In the year On 21 November 1973, Chile started their 1974 World Cup finals play-off against the Soviet Union (USSR) in the second leg after a 0–0 draw in Moscow on 26 September.
Nine passes and 17 seconds later at the Estadio Nacional Julio Martínez Pradanos in Santiago, captain Francisco ‘Chamaco’ Valdes scored on an empty netter. Austrian referee Eric Lemeyer blew the final whistle to give Chile a 1-0 win – which later turned into a 2-0 deficit – and put them through to the finals in West Germany next summer.
But Valdes’ goal was not famous for its speed, but because there were only 11 players on the field.
The USSR refused to play in a stadium where more than 30,000 opponents of Auguste Pinochet’s military coup were taken hostage and up to 7,000 arrested between September and November 1973. But football’s world governing body FIFA has urged the game to go ahead regardless.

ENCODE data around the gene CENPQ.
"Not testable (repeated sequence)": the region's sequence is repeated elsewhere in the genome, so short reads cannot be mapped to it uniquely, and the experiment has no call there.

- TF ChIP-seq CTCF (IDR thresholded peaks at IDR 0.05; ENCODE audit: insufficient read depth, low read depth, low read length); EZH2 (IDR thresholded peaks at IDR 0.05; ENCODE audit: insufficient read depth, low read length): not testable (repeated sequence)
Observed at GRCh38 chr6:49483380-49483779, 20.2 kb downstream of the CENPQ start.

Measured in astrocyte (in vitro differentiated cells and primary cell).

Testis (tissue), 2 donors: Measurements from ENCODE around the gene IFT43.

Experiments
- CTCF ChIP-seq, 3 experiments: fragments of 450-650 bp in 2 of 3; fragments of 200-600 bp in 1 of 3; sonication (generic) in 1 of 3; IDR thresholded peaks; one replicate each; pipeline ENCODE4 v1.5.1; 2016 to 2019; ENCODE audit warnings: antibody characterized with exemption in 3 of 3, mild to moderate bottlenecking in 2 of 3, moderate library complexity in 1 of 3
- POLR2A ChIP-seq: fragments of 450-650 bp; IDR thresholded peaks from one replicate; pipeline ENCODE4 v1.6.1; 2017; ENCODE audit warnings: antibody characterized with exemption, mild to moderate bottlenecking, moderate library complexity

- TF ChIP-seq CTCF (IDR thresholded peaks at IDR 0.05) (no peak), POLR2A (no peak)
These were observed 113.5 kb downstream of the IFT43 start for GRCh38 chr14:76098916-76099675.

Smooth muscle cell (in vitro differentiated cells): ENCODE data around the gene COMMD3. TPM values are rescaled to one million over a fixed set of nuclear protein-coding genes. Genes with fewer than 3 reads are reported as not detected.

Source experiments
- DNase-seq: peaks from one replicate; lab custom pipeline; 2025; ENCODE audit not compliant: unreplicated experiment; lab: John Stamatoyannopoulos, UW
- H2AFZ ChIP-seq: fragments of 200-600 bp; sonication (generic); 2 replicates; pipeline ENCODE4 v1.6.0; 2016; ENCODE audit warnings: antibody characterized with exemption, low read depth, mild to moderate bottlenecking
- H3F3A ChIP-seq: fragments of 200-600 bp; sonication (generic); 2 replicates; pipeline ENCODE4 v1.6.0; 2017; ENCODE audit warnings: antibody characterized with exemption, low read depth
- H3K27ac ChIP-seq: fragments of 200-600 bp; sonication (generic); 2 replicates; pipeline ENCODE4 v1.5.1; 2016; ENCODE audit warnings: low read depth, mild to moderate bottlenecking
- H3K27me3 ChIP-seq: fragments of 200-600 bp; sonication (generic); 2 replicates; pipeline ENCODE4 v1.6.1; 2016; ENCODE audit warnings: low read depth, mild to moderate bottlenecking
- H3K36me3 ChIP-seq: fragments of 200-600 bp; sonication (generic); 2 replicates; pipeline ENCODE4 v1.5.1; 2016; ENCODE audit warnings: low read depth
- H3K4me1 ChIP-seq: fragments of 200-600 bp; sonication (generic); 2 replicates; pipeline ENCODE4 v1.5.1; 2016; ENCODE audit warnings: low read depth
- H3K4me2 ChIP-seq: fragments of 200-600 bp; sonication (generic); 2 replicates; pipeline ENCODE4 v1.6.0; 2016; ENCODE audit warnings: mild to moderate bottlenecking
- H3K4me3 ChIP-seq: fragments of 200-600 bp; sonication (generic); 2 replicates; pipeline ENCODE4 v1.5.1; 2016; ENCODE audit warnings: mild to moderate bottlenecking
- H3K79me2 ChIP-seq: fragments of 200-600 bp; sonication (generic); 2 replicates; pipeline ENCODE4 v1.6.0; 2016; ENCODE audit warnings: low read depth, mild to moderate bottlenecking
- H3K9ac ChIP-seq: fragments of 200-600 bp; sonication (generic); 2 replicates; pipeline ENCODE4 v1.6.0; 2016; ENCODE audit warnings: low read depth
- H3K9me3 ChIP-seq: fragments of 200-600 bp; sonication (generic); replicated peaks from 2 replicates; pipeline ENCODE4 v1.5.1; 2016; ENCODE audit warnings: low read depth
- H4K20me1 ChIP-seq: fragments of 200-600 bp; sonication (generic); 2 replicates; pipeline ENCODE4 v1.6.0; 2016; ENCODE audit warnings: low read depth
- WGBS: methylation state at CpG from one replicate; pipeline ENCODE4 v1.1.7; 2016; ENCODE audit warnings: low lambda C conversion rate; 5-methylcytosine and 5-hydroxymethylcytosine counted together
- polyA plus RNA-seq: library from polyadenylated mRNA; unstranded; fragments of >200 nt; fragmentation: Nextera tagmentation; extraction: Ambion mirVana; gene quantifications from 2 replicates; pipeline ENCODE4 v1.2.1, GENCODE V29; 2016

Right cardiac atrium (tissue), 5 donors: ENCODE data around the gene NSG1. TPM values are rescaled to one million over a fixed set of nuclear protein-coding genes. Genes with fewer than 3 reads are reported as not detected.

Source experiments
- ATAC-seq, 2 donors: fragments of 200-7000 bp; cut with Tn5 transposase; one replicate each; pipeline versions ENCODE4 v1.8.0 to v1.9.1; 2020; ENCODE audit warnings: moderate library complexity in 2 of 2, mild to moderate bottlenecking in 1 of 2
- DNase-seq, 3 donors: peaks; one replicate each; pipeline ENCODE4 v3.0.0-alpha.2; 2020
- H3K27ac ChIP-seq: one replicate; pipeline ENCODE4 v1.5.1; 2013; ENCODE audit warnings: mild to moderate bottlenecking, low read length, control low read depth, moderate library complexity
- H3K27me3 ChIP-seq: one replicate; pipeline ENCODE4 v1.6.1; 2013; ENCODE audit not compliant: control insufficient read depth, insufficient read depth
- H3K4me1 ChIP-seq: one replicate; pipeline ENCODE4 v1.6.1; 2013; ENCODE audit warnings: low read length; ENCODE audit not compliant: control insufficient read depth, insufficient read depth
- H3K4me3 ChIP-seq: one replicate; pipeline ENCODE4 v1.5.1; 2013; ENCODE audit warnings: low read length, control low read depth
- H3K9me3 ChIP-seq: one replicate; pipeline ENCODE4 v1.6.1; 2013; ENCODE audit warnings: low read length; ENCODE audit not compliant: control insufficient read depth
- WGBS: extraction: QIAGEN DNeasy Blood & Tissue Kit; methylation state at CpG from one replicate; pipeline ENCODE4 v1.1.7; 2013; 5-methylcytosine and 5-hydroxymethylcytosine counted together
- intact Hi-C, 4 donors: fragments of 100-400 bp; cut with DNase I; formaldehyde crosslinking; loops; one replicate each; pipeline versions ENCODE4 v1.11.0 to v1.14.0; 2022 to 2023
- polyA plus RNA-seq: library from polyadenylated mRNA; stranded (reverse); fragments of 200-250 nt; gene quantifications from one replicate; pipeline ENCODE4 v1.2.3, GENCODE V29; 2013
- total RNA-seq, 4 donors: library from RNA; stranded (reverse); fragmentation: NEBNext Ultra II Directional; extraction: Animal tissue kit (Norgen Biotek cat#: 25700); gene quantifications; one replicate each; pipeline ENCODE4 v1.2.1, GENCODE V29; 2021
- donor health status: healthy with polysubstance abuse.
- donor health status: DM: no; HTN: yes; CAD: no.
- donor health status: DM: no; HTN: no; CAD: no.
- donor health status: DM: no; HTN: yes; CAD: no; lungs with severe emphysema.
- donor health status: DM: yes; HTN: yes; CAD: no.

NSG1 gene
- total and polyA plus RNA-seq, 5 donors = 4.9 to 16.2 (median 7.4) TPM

“I think the military junta, the dictatorship, took advantage of us,” said Leonardo Veliz, who played for Chile that day and whose relatives were imprisoned. “I felt like Harlequin.”
Ximena George-Nascimento was arrested on October 11, a month after Pinochet took power. She said: “In 1973, the hypocrisy of FIFA and members of the Chilean South American confederation was shown by allowing a match to be played in a stadium where political prisoners were imprisoned, tortured and killed during the dictatorship. “
In May 1973, radio journalist Vladimiro Mimica was present at Chile’s National Stadium during the Libertadores’ second-leg final between Colo-Colo and Argentina’s Independiente of Buenos Aires.
Six months later, Mimika returned to the stadium when a delegation from soccer’s world governing body, FIFA, came to visit. This time he was a political prisoner, hidden from view under the seat. He describes the “psychological agony” of being beaten and electrocuted by guards and told his brother was killed and his girlfriend raped.